All the essays in this collection offered stenographic yet convincing arguments in support of the overarching thesis that the unifying element in modern writing "is its capacity to reflect spiritual crisis in society and initiate a process of healing." (p. 1) Ponomareff is a literary comparativist in the tradition of George Steiner. His respect before the text is palpable, his readings assiduous, and his intent pedagogic, in the communicatively positive sense of the word. Just as the writers whose work he analyses, Ponomareff is able "to exploit his sense of displacement and exile for creative and spiritual survival." (p. 130). Citing that great political philosopher, Hannah Arendt, and her contention, he claims that "alienation and rootlessness, if we only understand them aright, make it easier to live in our time." (p. 130). They are the driving-force behind, and the challenge of, modern literature. –Ron Price with thanks to 1“Spiritual Geography of Modern Writing: Essays on Dehumanization, Human Isolation and Transcendence,” in The Canadian Slavonic Papers, March-June 1998, Susan Ingram, and Constantin V. Ponomareff, The Spiritual Geography of Modern Writing: Essays on Dehumanization, Human Isolation and Transcendence, B. V. Rodopi edition, 1997.

Part 5:

I will add below, as a sort of appendix to the above commentary, the above overview of Russian literature, a prose-poem I wrote in the last year or so, after watching a TV series entitled The Art of Russia. This prose-poem will give, at least for me and hopefully for some readers, a degree of personal context for the above commentary on those 3 collections of essays.
A Retrospective Through Art

Section 1:

On the first day of April 2012, just after April Fools’ Day ended as it does at noon, after I had been retired from the world of jobs for a dozen years, I was able to develop my study of Russia. I had taken an interest in Russia from the 1960s while at university. I had even applied for a job there in my first years as a teacher sometime around 1970, before serving as an international pioneer and traveller instead---in Australia for the Canadian Baha’i community. Inevitably, in my role as a student or as a teacher, of history and sociology, of literature and psychology, among other subjects, some aspect of Russia came into the curricula over that half-century from, say, 1955 to 2005 when I was either working at FT, PT and casual jobs, or teaching at primary, secondary, and post-secondary levels. The cold war placed Russia high on the agenda of westerners with an interest in world affairs. I grew-up from childhood to adulthood during that cold war.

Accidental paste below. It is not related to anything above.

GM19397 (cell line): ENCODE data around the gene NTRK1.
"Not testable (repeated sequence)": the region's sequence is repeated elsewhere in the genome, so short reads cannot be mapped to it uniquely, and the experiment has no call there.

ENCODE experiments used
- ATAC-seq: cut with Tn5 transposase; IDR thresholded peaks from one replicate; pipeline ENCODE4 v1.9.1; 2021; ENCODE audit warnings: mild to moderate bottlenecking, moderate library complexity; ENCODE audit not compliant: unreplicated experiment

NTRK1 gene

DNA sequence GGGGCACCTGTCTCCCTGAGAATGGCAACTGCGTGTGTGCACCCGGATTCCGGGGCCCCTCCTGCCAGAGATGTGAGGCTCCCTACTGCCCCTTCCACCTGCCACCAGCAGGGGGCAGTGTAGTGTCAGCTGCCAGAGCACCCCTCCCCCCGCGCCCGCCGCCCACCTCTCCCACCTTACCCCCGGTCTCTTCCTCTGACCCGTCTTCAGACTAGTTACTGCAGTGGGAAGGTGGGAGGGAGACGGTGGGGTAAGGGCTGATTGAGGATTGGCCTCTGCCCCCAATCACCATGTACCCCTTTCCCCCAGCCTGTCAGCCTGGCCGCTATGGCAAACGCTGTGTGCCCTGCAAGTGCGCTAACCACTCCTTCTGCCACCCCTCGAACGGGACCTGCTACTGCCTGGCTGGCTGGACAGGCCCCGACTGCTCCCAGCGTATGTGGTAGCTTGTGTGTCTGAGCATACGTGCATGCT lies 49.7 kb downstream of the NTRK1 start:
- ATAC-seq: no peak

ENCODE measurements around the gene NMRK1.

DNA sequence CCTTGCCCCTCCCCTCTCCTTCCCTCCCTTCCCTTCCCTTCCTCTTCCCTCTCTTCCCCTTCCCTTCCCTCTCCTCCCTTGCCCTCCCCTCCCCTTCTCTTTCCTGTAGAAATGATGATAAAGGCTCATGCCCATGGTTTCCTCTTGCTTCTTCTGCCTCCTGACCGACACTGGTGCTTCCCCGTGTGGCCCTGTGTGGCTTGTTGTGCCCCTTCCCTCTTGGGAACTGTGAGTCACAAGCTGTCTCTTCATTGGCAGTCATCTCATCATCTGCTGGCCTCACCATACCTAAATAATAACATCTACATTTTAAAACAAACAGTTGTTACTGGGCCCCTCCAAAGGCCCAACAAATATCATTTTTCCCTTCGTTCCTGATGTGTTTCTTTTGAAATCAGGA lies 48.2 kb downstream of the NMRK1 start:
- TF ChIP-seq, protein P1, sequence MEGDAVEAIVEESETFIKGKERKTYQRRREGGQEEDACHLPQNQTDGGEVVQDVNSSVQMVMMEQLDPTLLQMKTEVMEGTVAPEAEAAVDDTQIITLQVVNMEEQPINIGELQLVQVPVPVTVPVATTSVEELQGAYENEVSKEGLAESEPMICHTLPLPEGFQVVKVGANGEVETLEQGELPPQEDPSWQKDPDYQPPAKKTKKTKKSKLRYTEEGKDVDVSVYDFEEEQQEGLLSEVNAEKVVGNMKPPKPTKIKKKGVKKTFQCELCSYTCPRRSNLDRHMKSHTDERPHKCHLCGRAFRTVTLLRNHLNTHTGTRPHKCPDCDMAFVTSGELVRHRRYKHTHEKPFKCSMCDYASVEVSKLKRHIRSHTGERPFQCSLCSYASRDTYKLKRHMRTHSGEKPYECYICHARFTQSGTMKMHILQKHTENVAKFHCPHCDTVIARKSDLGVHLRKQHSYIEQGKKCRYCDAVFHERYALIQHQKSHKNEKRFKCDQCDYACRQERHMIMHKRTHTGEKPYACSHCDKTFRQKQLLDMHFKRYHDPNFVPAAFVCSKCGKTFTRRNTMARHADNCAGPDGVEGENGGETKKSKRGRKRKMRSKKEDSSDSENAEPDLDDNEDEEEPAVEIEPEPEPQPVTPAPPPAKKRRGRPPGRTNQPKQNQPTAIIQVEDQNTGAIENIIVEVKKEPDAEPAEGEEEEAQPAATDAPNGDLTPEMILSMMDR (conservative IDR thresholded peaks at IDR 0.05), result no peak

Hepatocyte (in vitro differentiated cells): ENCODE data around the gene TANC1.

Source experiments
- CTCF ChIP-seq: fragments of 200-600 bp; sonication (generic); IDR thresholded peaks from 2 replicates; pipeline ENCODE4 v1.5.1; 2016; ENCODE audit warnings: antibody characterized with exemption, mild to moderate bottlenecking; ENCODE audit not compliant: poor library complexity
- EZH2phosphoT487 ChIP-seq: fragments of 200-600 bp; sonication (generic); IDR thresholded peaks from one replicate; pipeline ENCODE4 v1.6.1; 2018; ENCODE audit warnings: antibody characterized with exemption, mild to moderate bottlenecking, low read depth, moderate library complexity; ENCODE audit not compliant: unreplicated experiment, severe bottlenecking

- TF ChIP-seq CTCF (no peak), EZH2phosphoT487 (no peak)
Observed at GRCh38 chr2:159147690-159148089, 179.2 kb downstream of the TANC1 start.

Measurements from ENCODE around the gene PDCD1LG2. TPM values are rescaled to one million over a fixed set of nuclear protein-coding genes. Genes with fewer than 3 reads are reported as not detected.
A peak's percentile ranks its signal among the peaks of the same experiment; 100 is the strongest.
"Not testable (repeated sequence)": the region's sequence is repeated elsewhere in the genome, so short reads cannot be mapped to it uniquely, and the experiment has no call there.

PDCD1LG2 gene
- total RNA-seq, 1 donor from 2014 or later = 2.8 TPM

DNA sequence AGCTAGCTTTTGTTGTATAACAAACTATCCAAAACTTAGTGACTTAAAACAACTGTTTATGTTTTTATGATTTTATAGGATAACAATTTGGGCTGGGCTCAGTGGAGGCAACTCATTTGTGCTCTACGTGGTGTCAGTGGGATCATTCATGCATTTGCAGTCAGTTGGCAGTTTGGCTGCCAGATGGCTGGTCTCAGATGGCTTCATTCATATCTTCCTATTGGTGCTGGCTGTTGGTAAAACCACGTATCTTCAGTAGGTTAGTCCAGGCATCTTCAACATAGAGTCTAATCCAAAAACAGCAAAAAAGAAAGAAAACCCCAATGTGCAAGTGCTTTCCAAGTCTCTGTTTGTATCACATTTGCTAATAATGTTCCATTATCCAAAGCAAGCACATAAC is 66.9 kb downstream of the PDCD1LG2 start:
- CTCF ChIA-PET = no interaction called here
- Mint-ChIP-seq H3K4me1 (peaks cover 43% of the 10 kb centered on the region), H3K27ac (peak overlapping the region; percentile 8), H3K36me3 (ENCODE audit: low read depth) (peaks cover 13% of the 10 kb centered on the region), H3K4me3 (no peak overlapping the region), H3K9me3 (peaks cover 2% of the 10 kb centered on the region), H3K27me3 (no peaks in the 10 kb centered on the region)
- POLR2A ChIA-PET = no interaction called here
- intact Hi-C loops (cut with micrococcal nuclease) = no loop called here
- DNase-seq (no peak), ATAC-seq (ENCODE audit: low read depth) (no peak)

On 1/4/’12, a Sunday afternoon, I chanced to watch a BBC Four program entitled The Art of Russia.1 This series on Russian art was first shown on the BBC more than 3 years before, in December 2009; in Australia the series has been shown twice in the years and months to March 2013. This is a revised edition of a prose-poem I first wrote nearly a year ago. This edition was written after watching part of the series again in February and March 2013.2

Section 2:

Andrew Michael Graham-Dixon(1960--), the British art historian was the presenter. After finishing his doctoral studies in his mid-20s, he moved into art criticism and art history. He became the chief art critic of The Independent newspaper where he remained until 1998. As of 2005 he has been the chief art critic of The Sunday Telegraph.

I began to take art criticism and art history seriously about the same age as Graham-Dixon. In 1974 I taught a subject entitled ‘The Sociology of Art’ to technical college students working on their diploma or associate diploma in Launceston Tasmania. After nearly 40 years of reading about art and its history, I have found that this field occupies one of the several epicentres of my academic interests as I head through my 70s from 2014 to 2024, and old-age, the years over 80, if I last that long.-Ron Price with thanks to 1ABC1TV, 3:00-3:55 p.m. 1 April 2012; and 2Art Of Russia: Out Of The Forest, ABC1TV, 24/2/’13 and 2&3/3/’13, 11:30-12:20 p.m.

Section 3:

Your roots of art were in Byzantium1
and your story, like so many stories,
is a long one….Thank you, Michael,
for your TV work since ’92, when I
was beginning to eye my retirement
from more than fifty years of jobs &
student life so that I could spend my
life in places other than classrooms!!

It is programs like yours that enrich
these evening years…these years of
late adulthood(60-80) and old age(80+),
if I last that long. My classroom is now
the world which pours into my study---
daily. I had three children, too, Michael,
but I don’t live in London…..rather…..
at the ends of the earth in Tasmania…...
the last stop on the way to Antarctica…
if you take a western-Pacific rim-route.

I thank you for that incredible story of
the art of Russia: magnificence indeed!

1 Very few students in our modern world have any idea where and what Byzantium was or is. Like so much of knowledge, this field of history and art will not help students negotiate the mine-fields of marriage, jobs, and the many tests that come their way from cradle to grave. They will survive without ever knowing anything about Byzantium, or the long history of Russia and its civilization both before westernization and after--beginning in the 18th century, both before and after the throwing-out of 1000 years of royal rule in the early 20th century.

1.1 Byzantium was an ancient Greek city, founded by Greek colonists from Megara in 657 BC and named after their king Byzas. The city was later renamed Nova Roma by Constantine the Great, but popularly called Constantinople and briefly became the imperial residence of the classical Roman Empire. Subsequently, the city was---for more than a thousand years---the capital of the Byzantine Empire, the Greek-speaking Roman Empire of late Antiquity and the Middle Ages. Constantinople was captured by the Ottoman Turks becoming the capital of their empire, in 1453. The name of the city was officially changed to Istanbul in 1930 following the establishment of modern Turkey. As I say, though, this won’t help you get a job or negotiate the slings and arrows of your life-narrative.

Ron Price
30/4/’12 to 29/3/'15.

married for 46 years, a teacher for 35, a writer & editor for 14, and a Baha'i for 54(in 2013)
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Druidic (03-29-2015), fearofgordon (03-29-2015)


art, context, literary, literature, personal, russia, television